My Father’s Guru

(Critical Survey of Contemporary Fiction)

Written in the same debunking manner as Masson’s THE ASSAULT ON TRUTH: FREUD’S SUPPRESSION OF THE SEDUCTION THEORY (1984), this overly glib memoir concludes unconvincingly that P.B. was a charlatan because of his dubious claim to have been awarded an honorary doctorate, his belief in astral travel, and his inferior knowledge of Sanskrit. This gentle wisp of a man, who believed in reincarnation, transcendental meditation, and the possibility of telepathic illumination, deserves better.

Serving as the family’s spiritual advisor and taking young Jeffrey under his wing as a potential initiate, Brunton did not exploit the Massons financially or emotionally (the father’s frequent moves, fasts, and sexual abstinence appear to be natural inclinations) and certainly exercised a more benign influence than, say, the author’s sex-crazed, child-abusing paternal grandfather. If the author’s life was slightly offbeat, going to school in the Swiss Alps, vacationing in India, and residing in Hawaii and Uruguay, it was by no means diminished materially or intellectually by his father’s guru. In P.B.’s parlance more savage than sage, Masson even goes after his own mother for giving him enemas into adolescence and scolds his former babysitter (a buxom twenty-one-year-old aspiring actress) for letting him snuggle up to her while they listened to The Inner Sanctum.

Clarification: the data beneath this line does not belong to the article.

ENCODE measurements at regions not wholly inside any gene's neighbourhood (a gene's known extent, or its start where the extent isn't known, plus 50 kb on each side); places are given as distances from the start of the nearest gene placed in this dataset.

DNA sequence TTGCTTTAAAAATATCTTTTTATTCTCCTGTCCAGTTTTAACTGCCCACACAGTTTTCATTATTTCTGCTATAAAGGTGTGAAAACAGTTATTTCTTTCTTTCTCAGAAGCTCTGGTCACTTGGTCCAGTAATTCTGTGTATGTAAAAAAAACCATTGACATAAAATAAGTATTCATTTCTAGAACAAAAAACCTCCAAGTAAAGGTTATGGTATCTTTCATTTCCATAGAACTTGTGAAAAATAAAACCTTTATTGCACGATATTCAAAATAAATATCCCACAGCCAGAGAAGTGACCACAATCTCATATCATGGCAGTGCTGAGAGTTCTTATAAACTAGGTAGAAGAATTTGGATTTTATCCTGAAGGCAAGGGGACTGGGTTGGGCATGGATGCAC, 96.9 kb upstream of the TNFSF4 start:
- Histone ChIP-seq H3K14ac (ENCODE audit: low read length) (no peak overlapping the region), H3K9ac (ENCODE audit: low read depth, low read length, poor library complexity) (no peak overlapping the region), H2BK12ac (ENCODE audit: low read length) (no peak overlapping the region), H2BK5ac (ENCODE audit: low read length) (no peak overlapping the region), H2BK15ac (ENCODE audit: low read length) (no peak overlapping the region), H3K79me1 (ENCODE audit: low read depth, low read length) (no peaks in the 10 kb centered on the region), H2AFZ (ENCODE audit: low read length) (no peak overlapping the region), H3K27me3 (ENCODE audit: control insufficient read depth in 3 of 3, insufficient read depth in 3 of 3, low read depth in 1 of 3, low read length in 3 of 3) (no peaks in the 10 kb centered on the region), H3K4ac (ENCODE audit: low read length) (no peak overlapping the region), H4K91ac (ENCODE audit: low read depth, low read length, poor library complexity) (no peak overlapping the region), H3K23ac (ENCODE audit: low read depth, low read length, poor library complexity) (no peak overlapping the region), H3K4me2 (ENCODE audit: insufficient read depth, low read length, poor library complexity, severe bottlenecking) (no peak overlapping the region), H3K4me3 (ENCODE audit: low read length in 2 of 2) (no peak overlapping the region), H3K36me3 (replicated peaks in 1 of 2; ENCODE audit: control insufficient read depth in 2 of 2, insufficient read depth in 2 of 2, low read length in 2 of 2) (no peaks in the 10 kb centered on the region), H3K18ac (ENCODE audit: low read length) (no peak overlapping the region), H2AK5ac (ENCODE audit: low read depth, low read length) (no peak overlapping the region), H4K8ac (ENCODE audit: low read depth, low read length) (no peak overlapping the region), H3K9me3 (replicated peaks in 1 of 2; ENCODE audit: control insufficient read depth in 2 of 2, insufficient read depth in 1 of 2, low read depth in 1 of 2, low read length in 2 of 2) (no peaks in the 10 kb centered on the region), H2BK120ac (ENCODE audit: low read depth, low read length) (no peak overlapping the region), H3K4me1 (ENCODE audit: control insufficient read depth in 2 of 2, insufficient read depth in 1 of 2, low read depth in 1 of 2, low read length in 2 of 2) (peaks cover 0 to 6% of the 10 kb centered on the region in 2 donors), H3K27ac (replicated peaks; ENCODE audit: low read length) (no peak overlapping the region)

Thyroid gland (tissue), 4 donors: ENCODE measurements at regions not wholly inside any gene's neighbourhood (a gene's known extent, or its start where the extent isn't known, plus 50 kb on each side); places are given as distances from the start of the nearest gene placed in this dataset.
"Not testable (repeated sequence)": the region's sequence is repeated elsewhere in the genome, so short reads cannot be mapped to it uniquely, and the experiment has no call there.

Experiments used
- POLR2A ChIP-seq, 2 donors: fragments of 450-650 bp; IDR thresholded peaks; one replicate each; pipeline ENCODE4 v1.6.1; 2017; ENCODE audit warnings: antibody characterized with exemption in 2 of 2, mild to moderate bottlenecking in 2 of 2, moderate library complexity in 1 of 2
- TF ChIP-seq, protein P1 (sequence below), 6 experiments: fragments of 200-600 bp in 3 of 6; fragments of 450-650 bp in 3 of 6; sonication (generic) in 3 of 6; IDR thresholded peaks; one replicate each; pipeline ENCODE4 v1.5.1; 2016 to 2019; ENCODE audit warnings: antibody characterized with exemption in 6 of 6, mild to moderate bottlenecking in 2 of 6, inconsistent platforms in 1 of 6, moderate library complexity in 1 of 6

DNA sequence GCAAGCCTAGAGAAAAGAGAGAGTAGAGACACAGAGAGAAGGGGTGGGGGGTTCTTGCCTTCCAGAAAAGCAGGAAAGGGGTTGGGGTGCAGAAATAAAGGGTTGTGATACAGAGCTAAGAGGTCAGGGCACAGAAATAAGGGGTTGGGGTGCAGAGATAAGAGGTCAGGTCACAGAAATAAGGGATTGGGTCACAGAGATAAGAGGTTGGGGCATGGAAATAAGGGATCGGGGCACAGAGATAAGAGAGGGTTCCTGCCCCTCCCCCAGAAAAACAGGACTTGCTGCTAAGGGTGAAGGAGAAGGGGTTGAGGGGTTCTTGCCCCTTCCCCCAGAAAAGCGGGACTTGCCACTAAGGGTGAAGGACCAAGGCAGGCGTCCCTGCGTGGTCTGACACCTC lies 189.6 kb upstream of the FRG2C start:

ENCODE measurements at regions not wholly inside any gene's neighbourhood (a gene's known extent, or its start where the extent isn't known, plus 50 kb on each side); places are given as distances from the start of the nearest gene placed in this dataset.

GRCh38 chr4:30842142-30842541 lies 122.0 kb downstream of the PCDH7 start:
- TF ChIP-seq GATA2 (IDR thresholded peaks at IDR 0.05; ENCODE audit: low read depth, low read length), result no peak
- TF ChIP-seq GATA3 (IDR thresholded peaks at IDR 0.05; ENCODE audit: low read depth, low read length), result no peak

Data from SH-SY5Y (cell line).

MY FATHER’S GURU compares unfavorably with Geoffrey Wolff’s more subtle and disquieting THE DUKE OF DECEPTION: MEMORIES OF MY FATHER (1979).